Schedule 7 terror laws used to interrogate activists
There is now abundant evidence that the police are using terrorism powers to stop and question activists on their political activities when they pass through UK ports. It is undoubtedly very helpful to the police that the draconian powers introduced by Schedule 7 of the Terrorism Act 2000 provide no right to silence – a refusal to answer questions can lead to a criminal conviction. The powers are also hugely intimidating – people can be detained for up to nine hours and have their DNA and fingerprints taken. To top it all, no ‘reasonable suspicion’ is needed – the police and border authorities can stop whoever they wish. What more could ‘total policing’ wish for?
Back in August, the anarchist federation published an account of the way in which two of its members were interrogated under Schedule 7. They were returning from an international anarchist gathering in Switzerland. Information from phones and cameras was retained, as well as their DNA and fingerprints. They were questioned about their involvement in the gathering and their views on anarchism.
This sort of incident is not unusual. Netpol has spoken to other activists who have had similar treatment when leaving or returning to the UK. One peace campaigner was twice stopped and questioned on his involvement anti-NATO and anti-nuclear campaigns. Another activist was questioned on his role with an anti-arms trade campaign, and his work for a respected research organisation, yet another on his involvement with a prominent environmental campaign. In one case counter-terrorism officers demanded that the person they had detained listed all the protest activity he was engaged in.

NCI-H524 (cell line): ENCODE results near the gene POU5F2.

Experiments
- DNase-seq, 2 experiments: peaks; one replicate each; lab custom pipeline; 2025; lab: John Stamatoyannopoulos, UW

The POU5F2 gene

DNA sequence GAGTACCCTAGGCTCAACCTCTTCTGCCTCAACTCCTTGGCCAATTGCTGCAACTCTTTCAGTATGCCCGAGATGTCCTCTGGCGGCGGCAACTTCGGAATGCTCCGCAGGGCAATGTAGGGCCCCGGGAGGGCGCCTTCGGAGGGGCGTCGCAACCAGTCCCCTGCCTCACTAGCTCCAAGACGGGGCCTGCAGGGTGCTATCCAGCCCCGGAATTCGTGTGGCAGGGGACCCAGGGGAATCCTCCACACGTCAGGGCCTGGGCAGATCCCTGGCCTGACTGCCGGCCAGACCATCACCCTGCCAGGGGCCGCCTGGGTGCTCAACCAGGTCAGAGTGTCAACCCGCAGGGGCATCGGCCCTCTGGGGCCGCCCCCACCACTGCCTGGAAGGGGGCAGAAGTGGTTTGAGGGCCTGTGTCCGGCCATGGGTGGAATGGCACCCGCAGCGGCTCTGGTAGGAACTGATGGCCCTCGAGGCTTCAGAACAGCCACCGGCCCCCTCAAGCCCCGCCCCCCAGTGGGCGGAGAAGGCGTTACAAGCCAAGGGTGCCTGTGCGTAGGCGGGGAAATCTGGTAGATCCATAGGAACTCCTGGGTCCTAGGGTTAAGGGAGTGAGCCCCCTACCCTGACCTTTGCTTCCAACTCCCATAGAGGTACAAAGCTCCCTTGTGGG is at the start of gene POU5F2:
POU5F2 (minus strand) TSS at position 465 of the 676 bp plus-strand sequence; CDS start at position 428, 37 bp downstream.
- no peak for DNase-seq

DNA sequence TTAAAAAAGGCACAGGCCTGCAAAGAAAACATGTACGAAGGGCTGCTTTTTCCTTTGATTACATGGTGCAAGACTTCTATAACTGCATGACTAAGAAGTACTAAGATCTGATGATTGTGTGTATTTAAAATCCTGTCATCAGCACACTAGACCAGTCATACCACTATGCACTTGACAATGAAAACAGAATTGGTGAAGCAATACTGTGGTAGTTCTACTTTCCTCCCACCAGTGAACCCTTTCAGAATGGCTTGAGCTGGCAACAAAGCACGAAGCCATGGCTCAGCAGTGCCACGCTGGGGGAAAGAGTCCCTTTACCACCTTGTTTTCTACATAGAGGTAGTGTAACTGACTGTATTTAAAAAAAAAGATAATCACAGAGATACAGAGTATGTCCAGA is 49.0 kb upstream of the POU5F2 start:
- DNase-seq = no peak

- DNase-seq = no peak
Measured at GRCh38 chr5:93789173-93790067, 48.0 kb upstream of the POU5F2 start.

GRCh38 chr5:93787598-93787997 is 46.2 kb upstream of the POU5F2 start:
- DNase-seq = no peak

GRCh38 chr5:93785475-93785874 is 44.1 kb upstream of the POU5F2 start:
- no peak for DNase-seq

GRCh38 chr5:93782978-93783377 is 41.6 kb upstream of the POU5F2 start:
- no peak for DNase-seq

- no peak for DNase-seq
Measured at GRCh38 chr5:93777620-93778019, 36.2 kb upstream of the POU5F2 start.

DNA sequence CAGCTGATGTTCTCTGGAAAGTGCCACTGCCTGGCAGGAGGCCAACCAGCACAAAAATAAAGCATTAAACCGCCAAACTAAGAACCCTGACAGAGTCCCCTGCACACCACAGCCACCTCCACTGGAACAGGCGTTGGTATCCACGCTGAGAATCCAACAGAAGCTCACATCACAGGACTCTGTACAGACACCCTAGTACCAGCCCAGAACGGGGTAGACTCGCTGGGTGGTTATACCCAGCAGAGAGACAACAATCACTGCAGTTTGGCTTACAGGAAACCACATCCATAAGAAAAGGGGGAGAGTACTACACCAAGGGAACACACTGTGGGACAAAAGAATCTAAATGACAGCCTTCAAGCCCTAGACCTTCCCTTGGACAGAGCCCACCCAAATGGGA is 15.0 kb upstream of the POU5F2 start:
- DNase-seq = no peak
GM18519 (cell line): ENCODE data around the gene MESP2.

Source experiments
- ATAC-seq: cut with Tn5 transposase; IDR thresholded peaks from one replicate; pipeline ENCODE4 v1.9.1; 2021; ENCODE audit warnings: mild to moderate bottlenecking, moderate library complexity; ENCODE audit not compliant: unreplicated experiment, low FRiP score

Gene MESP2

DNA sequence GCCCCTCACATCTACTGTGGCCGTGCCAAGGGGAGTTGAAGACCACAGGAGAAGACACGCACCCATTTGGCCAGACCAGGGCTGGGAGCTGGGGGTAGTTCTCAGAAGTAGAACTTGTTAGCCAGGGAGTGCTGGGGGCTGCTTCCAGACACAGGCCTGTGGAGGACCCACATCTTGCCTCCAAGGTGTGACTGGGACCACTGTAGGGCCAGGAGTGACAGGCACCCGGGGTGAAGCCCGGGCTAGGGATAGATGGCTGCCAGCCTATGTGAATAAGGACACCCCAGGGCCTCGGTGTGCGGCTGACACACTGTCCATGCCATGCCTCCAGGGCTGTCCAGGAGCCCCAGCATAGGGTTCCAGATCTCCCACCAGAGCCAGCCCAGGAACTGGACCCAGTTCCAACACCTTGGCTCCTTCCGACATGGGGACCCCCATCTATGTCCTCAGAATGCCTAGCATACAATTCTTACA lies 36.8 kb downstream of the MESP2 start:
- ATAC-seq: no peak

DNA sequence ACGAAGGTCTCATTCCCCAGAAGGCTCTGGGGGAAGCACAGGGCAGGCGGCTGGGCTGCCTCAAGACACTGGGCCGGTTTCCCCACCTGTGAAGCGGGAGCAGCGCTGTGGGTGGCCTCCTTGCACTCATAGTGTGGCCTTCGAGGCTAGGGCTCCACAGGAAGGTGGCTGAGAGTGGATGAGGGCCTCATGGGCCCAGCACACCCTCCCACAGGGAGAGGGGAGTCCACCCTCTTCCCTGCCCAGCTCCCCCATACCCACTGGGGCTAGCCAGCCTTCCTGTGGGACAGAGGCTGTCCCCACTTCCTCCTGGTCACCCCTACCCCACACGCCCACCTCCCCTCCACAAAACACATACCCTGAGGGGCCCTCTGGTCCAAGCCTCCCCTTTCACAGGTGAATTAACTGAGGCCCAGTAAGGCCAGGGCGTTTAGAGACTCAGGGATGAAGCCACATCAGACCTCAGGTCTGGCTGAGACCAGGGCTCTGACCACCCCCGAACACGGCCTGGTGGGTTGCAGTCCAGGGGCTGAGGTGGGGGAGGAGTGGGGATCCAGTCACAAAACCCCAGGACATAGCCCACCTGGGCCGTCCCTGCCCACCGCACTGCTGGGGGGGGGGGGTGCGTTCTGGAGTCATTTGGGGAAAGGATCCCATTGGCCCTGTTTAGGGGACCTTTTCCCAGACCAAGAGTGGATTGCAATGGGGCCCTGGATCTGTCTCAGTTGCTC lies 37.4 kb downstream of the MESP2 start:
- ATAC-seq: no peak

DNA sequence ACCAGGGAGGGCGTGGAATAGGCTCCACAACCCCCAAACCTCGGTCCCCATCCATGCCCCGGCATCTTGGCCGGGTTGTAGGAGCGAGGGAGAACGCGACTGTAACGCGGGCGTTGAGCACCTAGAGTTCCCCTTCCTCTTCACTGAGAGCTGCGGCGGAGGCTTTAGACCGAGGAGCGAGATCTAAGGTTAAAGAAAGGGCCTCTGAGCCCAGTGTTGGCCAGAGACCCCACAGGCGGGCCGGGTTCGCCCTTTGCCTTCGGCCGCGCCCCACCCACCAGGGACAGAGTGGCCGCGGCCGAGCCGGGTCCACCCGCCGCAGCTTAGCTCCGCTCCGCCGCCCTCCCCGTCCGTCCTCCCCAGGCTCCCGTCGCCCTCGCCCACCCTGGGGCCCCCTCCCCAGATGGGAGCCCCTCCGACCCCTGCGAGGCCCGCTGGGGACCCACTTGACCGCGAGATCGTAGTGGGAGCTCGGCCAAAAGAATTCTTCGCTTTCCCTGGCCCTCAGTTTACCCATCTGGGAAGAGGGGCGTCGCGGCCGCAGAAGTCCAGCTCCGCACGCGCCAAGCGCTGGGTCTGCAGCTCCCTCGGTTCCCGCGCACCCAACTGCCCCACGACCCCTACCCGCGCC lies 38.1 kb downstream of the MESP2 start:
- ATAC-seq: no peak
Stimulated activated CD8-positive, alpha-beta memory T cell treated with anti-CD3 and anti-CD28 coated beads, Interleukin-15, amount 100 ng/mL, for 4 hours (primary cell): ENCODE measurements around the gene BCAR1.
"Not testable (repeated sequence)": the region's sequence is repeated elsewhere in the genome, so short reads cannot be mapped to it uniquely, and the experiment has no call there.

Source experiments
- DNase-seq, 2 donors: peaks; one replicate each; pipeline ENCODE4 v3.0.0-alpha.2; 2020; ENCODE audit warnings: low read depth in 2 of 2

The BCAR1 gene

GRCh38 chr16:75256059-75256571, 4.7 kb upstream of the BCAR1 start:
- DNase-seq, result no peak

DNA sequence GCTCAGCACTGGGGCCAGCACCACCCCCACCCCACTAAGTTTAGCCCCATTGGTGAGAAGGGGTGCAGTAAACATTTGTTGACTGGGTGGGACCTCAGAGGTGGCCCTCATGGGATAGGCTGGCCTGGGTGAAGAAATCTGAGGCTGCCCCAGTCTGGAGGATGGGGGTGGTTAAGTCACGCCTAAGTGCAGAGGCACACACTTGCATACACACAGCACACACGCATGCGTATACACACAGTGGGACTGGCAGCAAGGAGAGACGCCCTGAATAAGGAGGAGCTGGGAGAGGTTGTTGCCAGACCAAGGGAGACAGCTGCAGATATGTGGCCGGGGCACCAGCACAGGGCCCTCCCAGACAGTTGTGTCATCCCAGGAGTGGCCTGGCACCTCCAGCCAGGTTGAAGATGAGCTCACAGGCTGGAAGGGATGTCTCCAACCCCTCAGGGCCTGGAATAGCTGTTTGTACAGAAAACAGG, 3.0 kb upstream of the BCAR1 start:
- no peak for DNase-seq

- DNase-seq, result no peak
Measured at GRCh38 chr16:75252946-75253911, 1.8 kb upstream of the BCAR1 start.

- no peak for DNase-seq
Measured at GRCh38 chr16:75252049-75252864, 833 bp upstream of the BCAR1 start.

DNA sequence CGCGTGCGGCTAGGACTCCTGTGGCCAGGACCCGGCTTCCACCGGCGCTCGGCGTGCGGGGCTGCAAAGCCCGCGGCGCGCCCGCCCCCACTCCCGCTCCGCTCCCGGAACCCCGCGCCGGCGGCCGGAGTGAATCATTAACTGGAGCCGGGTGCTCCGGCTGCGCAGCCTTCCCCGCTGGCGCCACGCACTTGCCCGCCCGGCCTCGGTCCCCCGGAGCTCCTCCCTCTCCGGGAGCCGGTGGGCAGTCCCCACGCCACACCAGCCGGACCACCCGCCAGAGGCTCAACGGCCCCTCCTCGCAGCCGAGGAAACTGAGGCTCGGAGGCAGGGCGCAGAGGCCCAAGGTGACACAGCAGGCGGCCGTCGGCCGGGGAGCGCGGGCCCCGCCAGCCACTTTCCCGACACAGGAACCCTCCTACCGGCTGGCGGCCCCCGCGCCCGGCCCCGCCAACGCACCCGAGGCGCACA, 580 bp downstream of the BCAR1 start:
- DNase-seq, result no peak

The nature of the questions that were asked indicates that in most, if not all of these cases, the officers carrying out the interrogation had clearly done their research before the questioning took place. The identity of the people concerned was already known, along with at least some information relating to their background. These stops were not random or triggered by a travel pattern. They were carried out on the basis of pre-existing intelligence relating to political activity.
This is not only deeply disturbing, but potentially unlawful. Schedule 7 provides wide powers, but does restrict the purpose of the stop to the prevention of terrorism. Paragraph 9 states that;
“the powers…should not be used should not be used for any other purpose [other than in connection to terrorism]”
And in the Notes for Guidance on paragraphs 9 and 10;
“an examination must cease and the examinee must be informed that it has ended once it has been ascertained that the person examined does not appear to be or to have been concerned in the commission, preparation or instigation of acts of terrorism,”
No matter how much the authorities try to stretch the definition of terrorism, it is clear that political activity is NOT the same thing as the ‘commission, preparation or instigation of acts of terrorism’. But political activists are not the only group to be subjected to this type of harassment at border controls. Organisations like Stopwatch, Cageprisoners and CAMPACC have done a great deal of work to demonstrate how Schedule 7 is used to harass people of Muslim appearance and from migrant communities.
The Home Office has recently consulted on changes to Schedule 7. In its submission to this consultation, Netpol has challenged the Home Office to outlaw the use of Schedule 7 to gather information or intelligence about political activism, and we await their response.
We do not accept, however, that Schedule 7 powers can be made acceptable by giving the legislation a few tweaks around the edges. This power is discriminatory and draconian, it undermines civil rights and criminalises communities and political dissent. Like so many other counter-terrorism powers put in place by the last Labour government, it is something that we would all be better off without.